# Registry names should only contain alphanumeric characters, `-`, or `_`.
index = "..."   # URL of the registry index

proxy = "host:port" # HTTP proxy to use for HTTP requests (defaults to none)
                    # in libcurl format, e.g., "socks5h://host:port"
timeout = 30        # Timeout for each HTTP request, in seconds
cainfo = "cert.pem" # Path to Certificate Authority (CA) bundle (optional)
check-revoke = true # Indicates whether SSL certs are checked for revocation
low-speed-limit = 5 # Lower threshold for bytes/sec (10 = default, 0 = disabled)
multiplexing = true # whether or not to use HTTP/2 multiplexing where possible

# This setting can be used to help debug what's going on with HTTP requests made
# by Cargo. When set to `true` then Cargo's normal debug logging will be filled
# in with HTTP information, which you can extract with
# `RUST_LOG=cargo::ops::registry=debug` (and `trace` may print more).
# Be wary when posting these logs elsewhere though, it may be the case that a
# header has an authentication token in it you don't want leaked! Be sure to
# briefly review logs before posting them.
debug = false

jobs = 1                  # number of parallel jobs, defaults to # of CPUs
rustc = "rustc"           # the rust compiler tool
rustdoc = "rustdoc"       # the doc generator tool
target = "triple"         # build for the target triple (ignored by `cargo install`)
target-dir = "target"     # path of where to place all generated artifacts
rustflags = ["..", ".."]  # custom flags to pass to all compiler invocations
rustdocflags = ["..", ".."]  # custom flags to pass to rustdoc
incremental = true        # whether or not to enable incremental compilation
                          # If `incremental` is not set, then the value from
                          # the profile is used.
dep-info-basedir = ".."   # full path for the base directory for targets in depfiles

verbose = false        # whether cargo provides verbose output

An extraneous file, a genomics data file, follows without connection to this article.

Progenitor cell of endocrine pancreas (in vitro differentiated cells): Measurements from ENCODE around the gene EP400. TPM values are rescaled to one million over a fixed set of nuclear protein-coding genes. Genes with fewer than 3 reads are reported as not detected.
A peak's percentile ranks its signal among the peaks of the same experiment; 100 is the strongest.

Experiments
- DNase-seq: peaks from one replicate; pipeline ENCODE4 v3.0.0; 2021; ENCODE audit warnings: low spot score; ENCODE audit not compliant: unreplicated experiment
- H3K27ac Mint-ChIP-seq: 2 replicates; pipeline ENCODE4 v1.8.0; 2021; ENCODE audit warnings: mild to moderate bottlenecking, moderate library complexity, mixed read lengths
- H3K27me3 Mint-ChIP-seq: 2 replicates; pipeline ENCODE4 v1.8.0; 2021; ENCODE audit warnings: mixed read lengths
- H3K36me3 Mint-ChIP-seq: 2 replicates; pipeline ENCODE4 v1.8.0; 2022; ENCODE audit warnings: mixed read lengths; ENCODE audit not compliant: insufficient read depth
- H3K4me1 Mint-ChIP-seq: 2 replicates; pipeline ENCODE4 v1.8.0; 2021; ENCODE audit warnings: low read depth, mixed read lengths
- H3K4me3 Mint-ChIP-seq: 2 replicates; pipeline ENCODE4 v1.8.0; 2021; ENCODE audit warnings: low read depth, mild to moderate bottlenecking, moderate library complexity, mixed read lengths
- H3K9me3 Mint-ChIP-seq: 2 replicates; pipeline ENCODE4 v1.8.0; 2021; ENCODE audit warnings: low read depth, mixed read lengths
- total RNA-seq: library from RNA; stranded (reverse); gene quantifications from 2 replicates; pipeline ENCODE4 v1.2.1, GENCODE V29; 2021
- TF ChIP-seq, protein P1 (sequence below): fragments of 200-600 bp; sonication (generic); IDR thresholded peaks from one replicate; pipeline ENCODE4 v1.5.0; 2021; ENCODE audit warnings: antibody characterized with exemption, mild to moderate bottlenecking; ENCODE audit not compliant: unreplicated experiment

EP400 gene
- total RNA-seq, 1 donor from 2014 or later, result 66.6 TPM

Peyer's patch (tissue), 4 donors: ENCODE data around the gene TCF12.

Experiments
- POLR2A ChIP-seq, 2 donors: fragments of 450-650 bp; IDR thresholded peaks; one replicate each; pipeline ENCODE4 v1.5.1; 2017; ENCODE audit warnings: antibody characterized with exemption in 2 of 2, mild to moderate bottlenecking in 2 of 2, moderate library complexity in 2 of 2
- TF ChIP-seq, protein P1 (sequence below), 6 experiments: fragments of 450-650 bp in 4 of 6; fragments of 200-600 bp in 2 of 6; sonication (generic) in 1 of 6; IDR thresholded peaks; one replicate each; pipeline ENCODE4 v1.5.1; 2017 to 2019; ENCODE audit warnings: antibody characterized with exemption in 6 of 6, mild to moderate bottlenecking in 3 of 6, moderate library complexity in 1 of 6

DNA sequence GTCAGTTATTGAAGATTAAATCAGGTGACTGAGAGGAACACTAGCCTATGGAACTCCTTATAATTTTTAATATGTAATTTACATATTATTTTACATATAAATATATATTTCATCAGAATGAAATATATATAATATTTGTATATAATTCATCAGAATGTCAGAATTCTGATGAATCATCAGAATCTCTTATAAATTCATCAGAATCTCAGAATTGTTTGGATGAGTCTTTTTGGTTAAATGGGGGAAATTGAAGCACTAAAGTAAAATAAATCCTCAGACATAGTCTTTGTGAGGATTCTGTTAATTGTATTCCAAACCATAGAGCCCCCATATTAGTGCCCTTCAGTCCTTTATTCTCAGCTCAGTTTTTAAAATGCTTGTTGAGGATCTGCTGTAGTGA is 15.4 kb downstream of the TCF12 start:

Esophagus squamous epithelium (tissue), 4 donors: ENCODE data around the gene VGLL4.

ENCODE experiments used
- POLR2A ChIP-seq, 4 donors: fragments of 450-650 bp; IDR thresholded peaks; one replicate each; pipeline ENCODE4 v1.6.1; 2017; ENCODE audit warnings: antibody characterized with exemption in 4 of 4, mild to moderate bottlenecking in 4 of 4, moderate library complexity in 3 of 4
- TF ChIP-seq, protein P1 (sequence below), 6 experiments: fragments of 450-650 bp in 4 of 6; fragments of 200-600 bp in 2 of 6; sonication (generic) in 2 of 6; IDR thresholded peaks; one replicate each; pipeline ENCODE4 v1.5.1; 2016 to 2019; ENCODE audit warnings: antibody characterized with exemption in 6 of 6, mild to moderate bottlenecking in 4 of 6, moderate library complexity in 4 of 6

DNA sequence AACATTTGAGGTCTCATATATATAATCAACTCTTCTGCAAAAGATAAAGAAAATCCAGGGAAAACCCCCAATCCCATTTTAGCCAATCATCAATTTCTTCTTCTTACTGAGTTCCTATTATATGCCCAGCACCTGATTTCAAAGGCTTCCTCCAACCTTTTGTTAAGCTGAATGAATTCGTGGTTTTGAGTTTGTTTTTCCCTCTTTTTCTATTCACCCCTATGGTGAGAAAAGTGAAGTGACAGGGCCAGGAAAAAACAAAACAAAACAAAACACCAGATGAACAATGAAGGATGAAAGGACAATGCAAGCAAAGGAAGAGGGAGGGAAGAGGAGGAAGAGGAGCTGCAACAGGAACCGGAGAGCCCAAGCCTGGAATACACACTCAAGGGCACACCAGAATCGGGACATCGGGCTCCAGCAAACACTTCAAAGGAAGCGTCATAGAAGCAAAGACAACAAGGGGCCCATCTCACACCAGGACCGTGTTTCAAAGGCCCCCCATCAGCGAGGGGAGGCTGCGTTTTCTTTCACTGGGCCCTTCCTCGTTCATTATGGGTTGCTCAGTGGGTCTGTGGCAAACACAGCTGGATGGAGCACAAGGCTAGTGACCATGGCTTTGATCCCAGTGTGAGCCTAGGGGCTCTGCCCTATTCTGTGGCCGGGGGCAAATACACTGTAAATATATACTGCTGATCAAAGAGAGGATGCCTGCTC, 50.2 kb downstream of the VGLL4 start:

color = 'auto'         # whether cargo colorizes output

# Network configuration
retry = 2 # number of times a network call will automatically retried
git-fetch-with-cli = false  # if `true` we'll use `git`-the-CLI to fetch git repos

# Alias cargo commands. The first 4 aliases are built in. If your
# command requires grouped whitespace use the list format.
b = "build"
c = "check"
t = "test"
r = "run"
rr = "run --release"
space_example = ["run", "--release", "--", "\"command list\""]

Environment variables

Cargo can also be configured through environment variables in addition to the TOML syntax above. For each configuration key above of the form the environment variable CARGO_FOO_BAR can also be used to define the value. For example the key can also be defined by CARGO_BUILD_JOBS.

Environment variables will take precedent over TOML configuration, and currently only integer, boolean, and string keys are supported to be defined by environment variables. This means that source replacement, which is expressed by tables, cannot be configured through environment variables.

In addition to the system above, Cargo recognizes a few other specific environment variables.


Configuration values with sensitive information are stored in the $CARGO_HOME/credentials file. This file is automatically created and updated by cargo login. It follows the same format as Cargo config files.

token = "..."   # Access token for

# `$name` should be a registry name (see above for more information about
# configuring registries).
token = "..."   # Access token for the named registry

Tokens are used by some Cargo commands such as cargo publish for authenticating with remote registries. Care should be taken to protect the tokens and to keep them secret.

As with most other config values, tokens may be specified with environment variables. The token for may be specified with the CARGO_REGISTRY_TOKEN environment variable. Tokens for other registries may be specified with environment variables of the form CARGO_REGISTRIES_NAME_TOKEN where NAME is the name of the registry in all capital letters.